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   Old Thread  #130 21 Feb 2017 at 3.55pm Login so you can post / reply  Register so you can join in!
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Cheers for your post, Andy. Glad you like my memories. I doubt that a book is likely to be a reality, though!

As you will see in the previous post, though the College fish were not the biggest in the land, they were certainly some of the prettiest.

In its early days some of the best anglers in the south west visited College and no mention of the ressie would be complete without mentioning the name Steve Westbury. Steve was one of the original pioneers of the lake and he fished with Tat and myself from 1982 –1985 before teaming up with Nige Britton. Steve now lives in Canada but he pops over to France occasionally to fish with his old mates from the College days. This is Steve with a proper French lump. To be honest he could catch carp from a puddle!



Before emigrating Steve enjoyed great success on College and several other southwest carp waters. I doubt if we would have done half as well in those first couple of years when Tat and I fished with Steve, for his ability to put himself in a carp's head was uncanny. Steve's watercraft was amazing and together we discovered so much about the lake and its inhabitants. Steve was also a hugely inventive carp angler and many of his ideas I still use today. He was a tremendous guy to fish with and his enthusiasm and skill helped unlock College’s secrets in the early days.

One of Steve’s many accomplishments occurred on Christmas Eve 1984 when he caught five twenties to 29lb plus in an afternoon in the Beach. This was unheard of in those days and would have made headlines in the weeklies without a doubt. Steve, however, played his cards very close to his chest and apart from Tat and I nobody had an inkling of what he had accomplished that day. Steve’s biggest fish was one of the Italians, and would a few months later become the first Cornish thirty. Steve and I had some truly amazing sessions on College and in the weeks following my capture of the thirty Steve himself made his own bit of history by landing another amazing hit of twenties including the large Italian that we came to know as Two Scales.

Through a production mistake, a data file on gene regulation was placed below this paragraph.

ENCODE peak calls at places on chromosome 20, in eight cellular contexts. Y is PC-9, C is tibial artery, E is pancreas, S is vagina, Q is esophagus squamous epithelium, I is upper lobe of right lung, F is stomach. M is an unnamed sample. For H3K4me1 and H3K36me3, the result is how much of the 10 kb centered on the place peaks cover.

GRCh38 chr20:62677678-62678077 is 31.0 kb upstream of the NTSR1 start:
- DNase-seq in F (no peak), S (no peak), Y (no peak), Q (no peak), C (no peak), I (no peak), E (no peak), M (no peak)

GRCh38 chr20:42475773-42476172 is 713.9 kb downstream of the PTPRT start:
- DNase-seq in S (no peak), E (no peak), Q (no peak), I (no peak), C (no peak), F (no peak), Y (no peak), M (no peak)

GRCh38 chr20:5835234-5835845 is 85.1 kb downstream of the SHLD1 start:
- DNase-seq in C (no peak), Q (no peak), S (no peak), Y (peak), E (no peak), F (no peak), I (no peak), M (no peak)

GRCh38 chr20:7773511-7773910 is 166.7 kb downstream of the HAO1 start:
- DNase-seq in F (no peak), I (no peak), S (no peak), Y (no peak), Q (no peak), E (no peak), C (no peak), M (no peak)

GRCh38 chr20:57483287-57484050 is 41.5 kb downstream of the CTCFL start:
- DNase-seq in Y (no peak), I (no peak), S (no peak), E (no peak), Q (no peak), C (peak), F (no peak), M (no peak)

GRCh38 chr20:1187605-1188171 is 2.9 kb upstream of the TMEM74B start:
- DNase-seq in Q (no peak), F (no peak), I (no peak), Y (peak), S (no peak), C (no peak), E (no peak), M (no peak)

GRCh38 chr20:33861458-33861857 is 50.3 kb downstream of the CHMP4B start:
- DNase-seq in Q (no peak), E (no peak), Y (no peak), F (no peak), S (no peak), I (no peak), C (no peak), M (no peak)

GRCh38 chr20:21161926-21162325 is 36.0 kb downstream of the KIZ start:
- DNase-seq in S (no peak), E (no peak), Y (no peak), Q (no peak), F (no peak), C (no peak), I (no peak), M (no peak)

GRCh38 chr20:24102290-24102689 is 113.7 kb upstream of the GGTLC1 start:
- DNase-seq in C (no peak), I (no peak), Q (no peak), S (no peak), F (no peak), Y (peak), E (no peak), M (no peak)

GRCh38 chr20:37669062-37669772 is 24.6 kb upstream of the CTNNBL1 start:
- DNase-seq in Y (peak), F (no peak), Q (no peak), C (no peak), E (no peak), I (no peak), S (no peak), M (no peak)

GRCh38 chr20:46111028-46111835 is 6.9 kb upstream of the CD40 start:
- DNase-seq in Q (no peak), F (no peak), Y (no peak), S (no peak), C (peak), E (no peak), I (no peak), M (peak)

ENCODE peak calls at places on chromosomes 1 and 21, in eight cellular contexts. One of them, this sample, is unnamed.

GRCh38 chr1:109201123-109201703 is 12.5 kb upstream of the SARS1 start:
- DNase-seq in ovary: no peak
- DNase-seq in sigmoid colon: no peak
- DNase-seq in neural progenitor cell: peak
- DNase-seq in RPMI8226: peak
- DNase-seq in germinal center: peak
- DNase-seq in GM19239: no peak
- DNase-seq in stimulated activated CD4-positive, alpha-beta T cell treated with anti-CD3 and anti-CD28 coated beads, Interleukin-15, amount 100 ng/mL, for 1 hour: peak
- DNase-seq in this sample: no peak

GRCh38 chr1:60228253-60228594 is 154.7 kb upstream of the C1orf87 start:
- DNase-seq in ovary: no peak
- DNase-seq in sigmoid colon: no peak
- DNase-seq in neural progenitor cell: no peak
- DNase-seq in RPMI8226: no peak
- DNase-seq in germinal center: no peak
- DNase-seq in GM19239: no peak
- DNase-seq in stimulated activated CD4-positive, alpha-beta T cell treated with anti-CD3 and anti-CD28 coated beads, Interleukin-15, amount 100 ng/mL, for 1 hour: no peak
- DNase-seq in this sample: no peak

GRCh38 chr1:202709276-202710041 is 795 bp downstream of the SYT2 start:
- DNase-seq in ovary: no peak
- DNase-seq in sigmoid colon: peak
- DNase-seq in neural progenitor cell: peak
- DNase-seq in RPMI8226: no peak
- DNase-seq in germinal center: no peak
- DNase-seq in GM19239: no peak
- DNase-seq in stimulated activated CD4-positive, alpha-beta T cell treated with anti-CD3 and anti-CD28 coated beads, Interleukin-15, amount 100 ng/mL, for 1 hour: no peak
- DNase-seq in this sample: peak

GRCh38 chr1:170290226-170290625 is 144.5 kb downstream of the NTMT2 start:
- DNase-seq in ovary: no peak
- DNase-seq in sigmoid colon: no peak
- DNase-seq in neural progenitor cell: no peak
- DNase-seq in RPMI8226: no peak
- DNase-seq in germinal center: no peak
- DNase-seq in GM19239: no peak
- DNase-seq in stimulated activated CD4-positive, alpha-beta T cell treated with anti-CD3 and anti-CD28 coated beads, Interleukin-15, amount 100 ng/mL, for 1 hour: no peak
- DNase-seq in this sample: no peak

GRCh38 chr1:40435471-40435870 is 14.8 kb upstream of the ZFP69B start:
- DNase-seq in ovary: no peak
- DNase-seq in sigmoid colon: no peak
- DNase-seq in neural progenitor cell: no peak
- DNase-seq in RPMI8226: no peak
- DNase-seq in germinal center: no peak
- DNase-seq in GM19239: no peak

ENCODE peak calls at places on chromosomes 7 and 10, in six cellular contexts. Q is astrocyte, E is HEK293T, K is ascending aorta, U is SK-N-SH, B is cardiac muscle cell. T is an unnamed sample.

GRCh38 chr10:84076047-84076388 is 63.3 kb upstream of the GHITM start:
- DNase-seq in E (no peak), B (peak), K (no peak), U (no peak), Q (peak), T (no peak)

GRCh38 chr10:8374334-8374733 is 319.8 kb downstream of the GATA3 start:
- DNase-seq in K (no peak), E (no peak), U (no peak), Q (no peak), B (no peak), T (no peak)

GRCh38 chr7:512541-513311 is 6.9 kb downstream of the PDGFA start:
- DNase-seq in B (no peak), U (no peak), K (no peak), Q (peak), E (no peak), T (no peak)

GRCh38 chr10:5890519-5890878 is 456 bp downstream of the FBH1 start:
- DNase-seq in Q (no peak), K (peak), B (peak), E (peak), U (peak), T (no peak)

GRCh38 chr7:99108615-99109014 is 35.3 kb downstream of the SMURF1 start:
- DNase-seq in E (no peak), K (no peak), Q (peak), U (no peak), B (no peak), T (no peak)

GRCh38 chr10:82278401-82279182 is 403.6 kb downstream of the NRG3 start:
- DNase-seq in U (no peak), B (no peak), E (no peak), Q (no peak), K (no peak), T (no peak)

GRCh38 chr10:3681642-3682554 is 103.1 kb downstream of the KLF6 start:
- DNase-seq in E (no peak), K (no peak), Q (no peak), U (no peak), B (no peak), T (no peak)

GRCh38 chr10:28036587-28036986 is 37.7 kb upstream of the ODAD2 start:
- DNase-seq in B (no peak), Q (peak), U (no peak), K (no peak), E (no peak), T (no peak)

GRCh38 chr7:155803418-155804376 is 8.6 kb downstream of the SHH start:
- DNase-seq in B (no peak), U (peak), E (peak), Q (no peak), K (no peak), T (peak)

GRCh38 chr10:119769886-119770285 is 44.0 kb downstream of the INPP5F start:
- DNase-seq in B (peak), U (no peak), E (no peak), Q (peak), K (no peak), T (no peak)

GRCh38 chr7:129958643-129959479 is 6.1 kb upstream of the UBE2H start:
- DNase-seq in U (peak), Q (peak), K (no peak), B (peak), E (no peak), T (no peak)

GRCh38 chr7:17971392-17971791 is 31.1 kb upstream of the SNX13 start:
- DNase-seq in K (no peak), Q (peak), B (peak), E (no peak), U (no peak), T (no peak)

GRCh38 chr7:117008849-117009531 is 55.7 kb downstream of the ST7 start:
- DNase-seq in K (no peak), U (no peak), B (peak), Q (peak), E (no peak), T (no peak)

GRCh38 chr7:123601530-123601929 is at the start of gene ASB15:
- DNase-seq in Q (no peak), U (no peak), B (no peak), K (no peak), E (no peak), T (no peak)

We had devoted most of our efforts into extending our knowledge of the west bank swims, of which there were only two initially, The Beach and The Swamp. However, we all spent time fishing other areas along that sun-kissed bank and the area in front of a swim we called Little Bench was very productive. Tat and I did very well in there as did Steve and Bill. Heading further northwards along the west bank took us into the North Bay and there were one or two features close in that became real hot spots in a big SW wind. Bill and Mick fished the north Bay a fair bit and their results were pretty special.

However, Steve's eye was caught by a seemingly featureless expanse of water to the left of the Swamp. There were no actual swims at all between the Swamp and The Beach but Steve decided to create one on a small corner of the path through the woods and his exploration of the lakebed from the swim eventually paid off in spades for all of us. This is Steve fishing in the swim he created, which we called the Ponderosa.